In the 3rd volume of the Landau-Lifschitz text book ("Quantum mechanics") problem 3 after section 50 studies the Schroedinger equation on the line with symmetric double well potential, e.g. $U(x)=g(x^2-a^2)^2$ with $g,a>0$. In particular they estimate the difference between the first two lowest energy levels using the method of quasi-classical approximation. (The final result is not essential to my question, nevertheless see p. 184 in the 3rd edition of the book.)
As far as I understand, the essential point in the argument was that the potential is symmetric, i.e. $U(-x)=U(x)$. Apparently it is even more important that the potential $U$ has the same value in the two local minima (which are also the global minima).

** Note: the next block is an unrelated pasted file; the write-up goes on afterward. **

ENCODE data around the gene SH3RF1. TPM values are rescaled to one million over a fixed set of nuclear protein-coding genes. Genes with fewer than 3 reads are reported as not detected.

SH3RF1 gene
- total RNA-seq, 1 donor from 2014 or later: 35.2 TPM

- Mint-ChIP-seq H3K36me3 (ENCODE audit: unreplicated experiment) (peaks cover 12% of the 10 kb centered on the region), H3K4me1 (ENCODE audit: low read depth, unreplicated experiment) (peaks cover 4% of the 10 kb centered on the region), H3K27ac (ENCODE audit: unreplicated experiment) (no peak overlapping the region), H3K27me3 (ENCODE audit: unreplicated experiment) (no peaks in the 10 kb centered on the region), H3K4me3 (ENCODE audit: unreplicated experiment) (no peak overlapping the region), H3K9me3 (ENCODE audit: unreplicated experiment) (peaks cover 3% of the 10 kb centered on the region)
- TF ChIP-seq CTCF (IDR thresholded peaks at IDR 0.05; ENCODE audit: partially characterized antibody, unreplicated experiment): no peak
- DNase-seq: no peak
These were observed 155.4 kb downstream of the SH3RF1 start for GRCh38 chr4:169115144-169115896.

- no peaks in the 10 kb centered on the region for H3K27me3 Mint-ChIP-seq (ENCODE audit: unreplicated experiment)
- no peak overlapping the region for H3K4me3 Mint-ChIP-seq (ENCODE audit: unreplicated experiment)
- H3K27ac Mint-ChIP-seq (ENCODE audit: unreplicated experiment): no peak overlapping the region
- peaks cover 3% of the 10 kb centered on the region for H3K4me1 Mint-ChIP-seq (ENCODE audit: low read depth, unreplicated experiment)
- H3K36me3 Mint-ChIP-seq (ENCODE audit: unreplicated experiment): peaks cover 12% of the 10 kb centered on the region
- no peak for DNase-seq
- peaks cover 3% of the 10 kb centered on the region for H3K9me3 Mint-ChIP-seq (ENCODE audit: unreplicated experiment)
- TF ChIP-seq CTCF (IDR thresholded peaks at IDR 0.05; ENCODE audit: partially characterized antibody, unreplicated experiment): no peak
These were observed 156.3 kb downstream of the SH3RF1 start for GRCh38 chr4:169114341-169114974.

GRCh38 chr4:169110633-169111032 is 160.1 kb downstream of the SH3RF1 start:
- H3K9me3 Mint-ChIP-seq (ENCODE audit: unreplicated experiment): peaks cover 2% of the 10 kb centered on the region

I am wondering what happens in the case of the non-symmetric double well potential which has two local minima and assumes at them different values. For example I would be interested to see a proof of the following result I heard: if the wave function of a particle is localized near the local minimum where $U$ is larger (called a fake vacuum or metastable state) then after a long time the particle will be localized near the other local minimum (the true vacuum) due to tunneling.
I heard that metastable states are studied sometimes using eigen-functions of the Hamiltonian with non-real eigenvalues. A discussion of that would be of particular interest to me as well as a comparison with the standard approach using the usual spectrum of the Hamiltonian.